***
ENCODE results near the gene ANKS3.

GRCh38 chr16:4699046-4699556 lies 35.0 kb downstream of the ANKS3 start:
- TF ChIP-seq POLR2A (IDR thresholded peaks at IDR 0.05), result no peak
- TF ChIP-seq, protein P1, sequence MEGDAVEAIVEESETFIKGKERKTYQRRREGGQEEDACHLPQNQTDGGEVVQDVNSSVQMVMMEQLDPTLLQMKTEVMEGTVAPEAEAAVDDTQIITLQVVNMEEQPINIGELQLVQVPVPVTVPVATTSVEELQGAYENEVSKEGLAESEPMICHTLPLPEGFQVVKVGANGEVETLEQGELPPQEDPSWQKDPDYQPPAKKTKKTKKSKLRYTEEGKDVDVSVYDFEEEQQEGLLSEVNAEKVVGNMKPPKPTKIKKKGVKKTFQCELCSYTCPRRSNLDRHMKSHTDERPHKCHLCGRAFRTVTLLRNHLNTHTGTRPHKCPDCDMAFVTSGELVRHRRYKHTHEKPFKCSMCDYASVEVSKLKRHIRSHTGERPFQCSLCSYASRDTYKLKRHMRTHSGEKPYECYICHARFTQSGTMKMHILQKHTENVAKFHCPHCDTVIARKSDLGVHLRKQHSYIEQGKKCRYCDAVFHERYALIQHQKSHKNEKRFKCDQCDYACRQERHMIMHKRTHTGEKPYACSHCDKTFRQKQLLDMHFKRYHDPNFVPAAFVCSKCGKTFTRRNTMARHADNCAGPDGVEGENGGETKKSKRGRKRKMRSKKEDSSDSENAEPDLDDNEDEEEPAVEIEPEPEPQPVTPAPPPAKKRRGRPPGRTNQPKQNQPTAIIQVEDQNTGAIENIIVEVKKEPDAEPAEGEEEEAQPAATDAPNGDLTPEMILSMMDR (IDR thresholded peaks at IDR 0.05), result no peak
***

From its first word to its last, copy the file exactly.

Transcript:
ENCODE results near the gene ANKS3.

GRCh38 chr16:4699046-4699556 lies 35.0 kb downstream of the ANKS3 start:
- TF ChIP-seq POLR2A (IDR thresholded peaks at IDR 0.05), result no peak
- TF ChIP-seq, protein P1, sequence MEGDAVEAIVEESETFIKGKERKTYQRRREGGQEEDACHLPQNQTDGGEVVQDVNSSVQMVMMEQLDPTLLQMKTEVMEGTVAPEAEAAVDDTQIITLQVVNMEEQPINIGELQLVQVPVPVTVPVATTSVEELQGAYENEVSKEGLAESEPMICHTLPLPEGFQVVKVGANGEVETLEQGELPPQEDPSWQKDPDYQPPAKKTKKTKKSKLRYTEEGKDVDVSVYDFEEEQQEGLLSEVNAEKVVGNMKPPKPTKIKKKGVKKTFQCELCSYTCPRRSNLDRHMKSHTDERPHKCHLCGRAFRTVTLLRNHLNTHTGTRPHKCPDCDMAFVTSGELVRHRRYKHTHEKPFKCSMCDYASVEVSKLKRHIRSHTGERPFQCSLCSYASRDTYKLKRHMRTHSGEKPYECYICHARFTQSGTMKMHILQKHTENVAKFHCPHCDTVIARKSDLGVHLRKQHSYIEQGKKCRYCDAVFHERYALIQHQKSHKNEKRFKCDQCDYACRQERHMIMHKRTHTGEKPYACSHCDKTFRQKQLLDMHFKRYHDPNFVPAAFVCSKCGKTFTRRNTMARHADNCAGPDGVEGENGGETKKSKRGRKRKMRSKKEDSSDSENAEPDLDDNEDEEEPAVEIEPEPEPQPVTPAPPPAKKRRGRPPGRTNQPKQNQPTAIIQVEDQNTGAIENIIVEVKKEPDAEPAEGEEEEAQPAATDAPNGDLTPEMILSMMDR (IDR thresholded peaks at IDR 0.05), result no peak